Spolsky: It's your Skype buddy
Atwood: Yeah, we're Skype buddies. That's awesome. Someone on Twitter told me to say hello to you.
Spolsky: Oh, hello Twitter.
Atwood: Hello. [laughing] I just do what people, you know, on Twitter tell me to do.
Spolsky: I posted a question on Twitter asking the people what I should get, because I dropped my DVD player on the ground yesterday and it...
Atwood: Wait, wait, wait... You have a DVD player?
Spolsky: You know, yeah—
Atwood: Is that sort like an 8-track player or like a VHS?
Spolsky: Well, it's from the past.
Atwood: Do you have a reel-to-reel tape machine by any chance? Do you have any machines with all those flashing lights on the front that you see at the movies?
Spolsky: Waaaa. [laughing] You think I'm old.
Atwood: Just kidding. Just giving you a hard time.
Spolsky: I had an idea for my StackOverflow question this week is going to be all about computing in the 1980's, so we can talk about being old later. That's foreshadowing.
Atwood: Okay. Well, let's get... Well, we had a... I don't know if you saw, but Alan Kay was on, and we think it's the real Alan Kay too, not, you know, a fake doppelgänger. And he actually answered... I think at first he was doing and ego surf, which is fine, cause I think everyone does that... you just have a search term setup for your name and it alerts you. Which I'm sure, if you are Alan Kay, must have like lots of results everyday.
Spolsky: Keep checking everyday to see if anyone invents anything called the Dynabook.
Spolsky: You are star-struck.
Atwood: Yeah, he posted a question on StackOverflow, which was awesome, which is about significant computing innovations since like 1980, like what would be a significant—
Spolsky: Yeah, that was the question that was going to be my favorite question.
Atwood: Oh, I'm sorry.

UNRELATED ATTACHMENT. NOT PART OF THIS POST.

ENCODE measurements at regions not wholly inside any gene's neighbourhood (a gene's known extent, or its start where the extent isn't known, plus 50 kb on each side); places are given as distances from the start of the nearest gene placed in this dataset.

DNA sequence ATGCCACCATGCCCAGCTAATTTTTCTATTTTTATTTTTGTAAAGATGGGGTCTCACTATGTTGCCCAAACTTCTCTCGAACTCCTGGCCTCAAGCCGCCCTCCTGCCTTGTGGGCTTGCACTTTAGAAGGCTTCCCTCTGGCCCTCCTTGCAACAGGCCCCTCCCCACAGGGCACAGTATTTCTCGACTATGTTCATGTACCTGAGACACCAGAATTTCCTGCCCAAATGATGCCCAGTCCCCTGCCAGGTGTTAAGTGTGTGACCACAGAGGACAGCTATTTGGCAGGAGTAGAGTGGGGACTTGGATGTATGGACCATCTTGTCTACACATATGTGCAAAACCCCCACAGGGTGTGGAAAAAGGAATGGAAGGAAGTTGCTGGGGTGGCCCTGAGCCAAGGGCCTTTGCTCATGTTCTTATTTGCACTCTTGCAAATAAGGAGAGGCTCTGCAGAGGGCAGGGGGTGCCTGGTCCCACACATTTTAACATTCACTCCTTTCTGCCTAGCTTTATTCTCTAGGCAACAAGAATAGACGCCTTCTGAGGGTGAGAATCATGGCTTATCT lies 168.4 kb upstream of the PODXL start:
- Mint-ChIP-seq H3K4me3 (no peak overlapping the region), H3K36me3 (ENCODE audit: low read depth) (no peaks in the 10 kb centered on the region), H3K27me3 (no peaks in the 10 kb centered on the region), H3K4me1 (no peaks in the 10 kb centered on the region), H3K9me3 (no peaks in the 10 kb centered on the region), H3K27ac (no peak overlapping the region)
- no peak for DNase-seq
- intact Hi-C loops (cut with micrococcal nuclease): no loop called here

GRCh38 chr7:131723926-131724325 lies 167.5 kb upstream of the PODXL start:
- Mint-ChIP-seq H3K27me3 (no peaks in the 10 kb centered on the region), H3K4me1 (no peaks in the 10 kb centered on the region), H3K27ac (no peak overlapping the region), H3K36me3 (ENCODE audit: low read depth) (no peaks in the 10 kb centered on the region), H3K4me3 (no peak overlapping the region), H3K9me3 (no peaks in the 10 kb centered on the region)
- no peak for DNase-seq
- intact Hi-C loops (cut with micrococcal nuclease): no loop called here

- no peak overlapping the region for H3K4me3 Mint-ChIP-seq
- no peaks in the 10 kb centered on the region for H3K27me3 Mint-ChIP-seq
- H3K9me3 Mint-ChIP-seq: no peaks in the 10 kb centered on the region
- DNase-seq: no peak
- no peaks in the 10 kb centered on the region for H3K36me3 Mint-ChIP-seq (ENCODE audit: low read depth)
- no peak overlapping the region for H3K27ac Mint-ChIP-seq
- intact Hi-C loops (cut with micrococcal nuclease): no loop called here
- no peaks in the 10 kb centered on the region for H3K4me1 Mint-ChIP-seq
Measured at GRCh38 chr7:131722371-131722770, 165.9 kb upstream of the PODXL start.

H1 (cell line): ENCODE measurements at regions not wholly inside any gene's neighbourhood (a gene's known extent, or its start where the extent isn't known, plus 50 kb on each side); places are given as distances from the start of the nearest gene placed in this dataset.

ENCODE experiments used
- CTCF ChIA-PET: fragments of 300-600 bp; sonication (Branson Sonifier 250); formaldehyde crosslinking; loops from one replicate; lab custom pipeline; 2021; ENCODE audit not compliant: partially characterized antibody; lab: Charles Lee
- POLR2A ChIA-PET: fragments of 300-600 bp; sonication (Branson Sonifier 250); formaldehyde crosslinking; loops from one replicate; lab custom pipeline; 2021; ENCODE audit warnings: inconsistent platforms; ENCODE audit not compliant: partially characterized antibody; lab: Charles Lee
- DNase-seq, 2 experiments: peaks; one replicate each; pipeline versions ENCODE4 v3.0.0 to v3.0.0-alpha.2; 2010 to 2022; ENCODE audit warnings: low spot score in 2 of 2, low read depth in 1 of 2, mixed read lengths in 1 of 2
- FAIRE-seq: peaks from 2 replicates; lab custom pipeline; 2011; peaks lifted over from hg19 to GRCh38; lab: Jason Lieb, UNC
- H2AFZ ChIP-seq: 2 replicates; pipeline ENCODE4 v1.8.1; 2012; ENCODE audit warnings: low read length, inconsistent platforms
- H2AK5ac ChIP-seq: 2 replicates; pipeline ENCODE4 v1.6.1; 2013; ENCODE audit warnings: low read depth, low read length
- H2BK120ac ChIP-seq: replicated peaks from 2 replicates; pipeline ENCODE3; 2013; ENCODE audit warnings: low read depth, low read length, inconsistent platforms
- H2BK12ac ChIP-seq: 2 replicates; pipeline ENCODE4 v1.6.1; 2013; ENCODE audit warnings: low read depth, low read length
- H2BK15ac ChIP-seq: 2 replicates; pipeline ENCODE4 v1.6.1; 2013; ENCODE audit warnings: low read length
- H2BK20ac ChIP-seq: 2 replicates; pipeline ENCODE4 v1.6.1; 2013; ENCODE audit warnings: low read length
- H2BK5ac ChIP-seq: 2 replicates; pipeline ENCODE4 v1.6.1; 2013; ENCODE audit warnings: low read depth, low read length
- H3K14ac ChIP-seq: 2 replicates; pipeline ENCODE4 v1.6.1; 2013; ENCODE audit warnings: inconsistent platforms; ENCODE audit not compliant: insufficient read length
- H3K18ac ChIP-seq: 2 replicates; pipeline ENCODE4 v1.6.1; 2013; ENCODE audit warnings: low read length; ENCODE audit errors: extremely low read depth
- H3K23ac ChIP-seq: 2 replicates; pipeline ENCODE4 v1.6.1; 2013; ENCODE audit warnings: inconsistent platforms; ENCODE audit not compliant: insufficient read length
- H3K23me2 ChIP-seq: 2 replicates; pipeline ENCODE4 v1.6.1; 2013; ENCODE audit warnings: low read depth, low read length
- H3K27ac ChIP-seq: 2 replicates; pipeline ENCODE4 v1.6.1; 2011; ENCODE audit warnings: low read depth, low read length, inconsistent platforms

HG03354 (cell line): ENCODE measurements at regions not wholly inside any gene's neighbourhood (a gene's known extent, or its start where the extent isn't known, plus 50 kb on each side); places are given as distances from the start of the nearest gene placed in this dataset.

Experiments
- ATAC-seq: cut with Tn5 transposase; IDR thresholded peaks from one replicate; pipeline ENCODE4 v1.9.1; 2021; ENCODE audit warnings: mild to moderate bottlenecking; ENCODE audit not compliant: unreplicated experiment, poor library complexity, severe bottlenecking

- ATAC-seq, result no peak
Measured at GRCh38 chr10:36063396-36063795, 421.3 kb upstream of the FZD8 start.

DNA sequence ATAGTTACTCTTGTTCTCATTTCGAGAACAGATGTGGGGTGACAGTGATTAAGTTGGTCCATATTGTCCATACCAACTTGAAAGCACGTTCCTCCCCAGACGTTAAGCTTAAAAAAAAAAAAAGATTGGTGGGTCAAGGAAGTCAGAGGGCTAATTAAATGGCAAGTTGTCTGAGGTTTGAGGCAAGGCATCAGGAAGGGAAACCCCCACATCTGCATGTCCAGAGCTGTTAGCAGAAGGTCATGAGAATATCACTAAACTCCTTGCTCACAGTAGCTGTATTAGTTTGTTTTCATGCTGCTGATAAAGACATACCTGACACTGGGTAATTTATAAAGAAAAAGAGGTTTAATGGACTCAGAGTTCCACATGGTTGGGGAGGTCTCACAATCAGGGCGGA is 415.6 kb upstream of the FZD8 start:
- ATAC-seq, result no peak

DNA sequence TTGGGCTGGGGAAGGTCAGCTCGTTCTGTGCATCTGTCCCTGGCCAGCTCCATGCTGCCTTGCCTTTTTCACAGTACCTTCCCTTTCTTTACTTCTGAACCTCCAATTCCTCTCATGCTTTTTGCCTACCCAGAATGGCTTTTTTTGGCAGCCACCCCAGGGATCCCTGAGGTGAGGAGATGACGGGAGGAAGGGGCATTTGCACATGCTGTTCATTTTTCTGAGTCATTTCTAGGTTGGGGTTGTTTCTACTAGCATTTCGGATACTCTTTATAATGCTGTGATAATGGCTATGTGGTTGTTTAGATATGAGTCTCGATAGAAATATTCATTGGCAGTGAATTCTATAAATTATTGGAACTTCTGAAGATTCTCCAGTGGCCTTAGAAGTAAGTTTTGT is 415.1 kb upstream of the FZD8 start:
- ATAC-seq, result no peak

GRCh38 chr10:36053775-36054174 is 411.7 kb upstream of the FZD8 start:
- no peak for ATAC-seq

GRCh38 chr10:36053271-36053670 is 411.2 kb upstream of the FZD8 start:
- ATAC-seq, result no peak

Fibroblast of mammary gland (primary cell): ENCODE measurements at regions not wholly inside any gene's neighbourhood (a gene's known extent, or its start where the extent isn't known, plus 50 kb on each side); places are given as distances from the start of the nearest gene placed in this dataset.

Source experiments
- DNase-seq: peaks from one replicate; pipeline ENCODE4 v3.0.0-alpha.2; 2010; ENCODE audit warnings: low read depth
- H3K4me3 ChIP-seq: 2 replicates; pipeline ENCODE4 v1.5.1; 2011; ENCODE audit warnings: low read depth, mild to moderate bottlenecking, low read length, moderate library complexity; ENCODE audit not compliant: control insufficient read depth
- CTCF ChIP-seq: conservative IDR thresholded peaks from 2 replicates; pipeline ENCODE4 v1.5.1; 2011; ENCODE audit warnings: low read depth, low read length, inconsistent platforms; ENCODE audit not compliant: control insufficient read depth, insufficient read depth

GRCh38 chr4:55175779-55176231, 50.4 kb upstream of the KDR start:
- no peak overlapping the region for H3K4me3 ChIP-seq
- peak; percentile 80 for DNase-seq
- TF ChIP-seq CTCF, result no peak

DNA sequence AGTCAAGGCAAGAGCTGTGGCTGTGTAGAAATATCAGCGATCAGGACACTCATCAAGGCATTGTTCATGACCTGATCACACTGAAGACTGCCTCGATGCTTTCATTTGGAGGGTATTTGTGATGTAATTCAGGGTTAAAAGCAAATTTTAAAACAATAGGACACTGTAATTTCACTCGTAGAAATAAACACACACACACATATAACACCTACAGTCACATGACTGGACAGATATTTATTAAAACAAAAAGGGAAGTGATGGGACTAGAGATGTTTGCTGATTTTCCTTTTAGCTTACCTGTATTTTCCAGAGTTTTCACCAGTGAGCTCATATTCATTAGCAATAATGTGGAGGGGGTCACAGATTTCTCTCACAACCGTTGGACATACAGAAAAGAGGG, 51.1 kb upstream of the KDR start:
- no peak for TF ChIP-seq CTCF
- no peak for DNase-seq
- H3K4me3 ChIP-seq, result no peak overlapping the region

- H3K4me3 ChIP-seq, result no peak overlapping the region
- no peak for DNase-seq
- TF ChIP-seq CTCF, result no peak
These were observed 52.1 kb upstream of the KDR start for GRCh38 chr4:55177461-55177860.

Spolsky: Should we talk about it now? We've been foreshadowing the heck out of this thing. That was posted by Alan Kay, really?
Spolsky: My question was, I didn't even realize this was Alan Kays... His question is "What are some of the significant new inventions in computing since 1980?" This must be Alan Kay, because if he thinks 1980 was 50 years ago... [laughs]
Atwood: That's awesome that you were able to identify this, not knowing it was Alan Kay, but the number is 432922.
Spolsky: I'll just list some. The number one answer was the World Wide Web. Number two was the Free Software Foundation. Desktop publishing, color, package management... Wait, how come there's somebody here quoting me? Oh, I see, that's from the transcript. Just-in-time compilation.
First of all, I don't really like this list. If I had to say the significant new inventions in computing, maybe it's not an invention, I would say probably the most significant thing in programming, specifically, is garbage collection, which clearly was invented before 1980, but really didn't start appearing until Java, did not get mainstreamed until Java, 1995.
Atwood: That's one of the lessons of this question, is how much of this stuff we think of as new now isn't really new at all, it's just becoming somewhat mainstream. This is how long it takes.
Spolsky: It takes forever.
Atwood: It takes forever. And we're in an industry where things happens so fast. We're like, "Oh, that's a year old, that's ancient," and yet there are these truly ancient concepts from 20+ years ago. So you forget. You literally forget how long it takes and how old some of this stuff is.
Spolsky: There's still people... Like, Ruby and Python still don't have type inference, do they? This is a technology from the 90's which would make those languages much, much faster.
Spolsky: So, anyway, yeah. They're about 20 years behind academia, usually. It can vary.
What I thought I would do for my answer to this question is tell you what computing was like in 1980...
Spolsky: Because this was a theme about how I'm extremely...
Atwood: You're old.
Atwood: You're not that old. But go ahead.
Spolsky: And crotchety. So 1980, let's see, I was in tenth grade. Well, Ok...in 1979...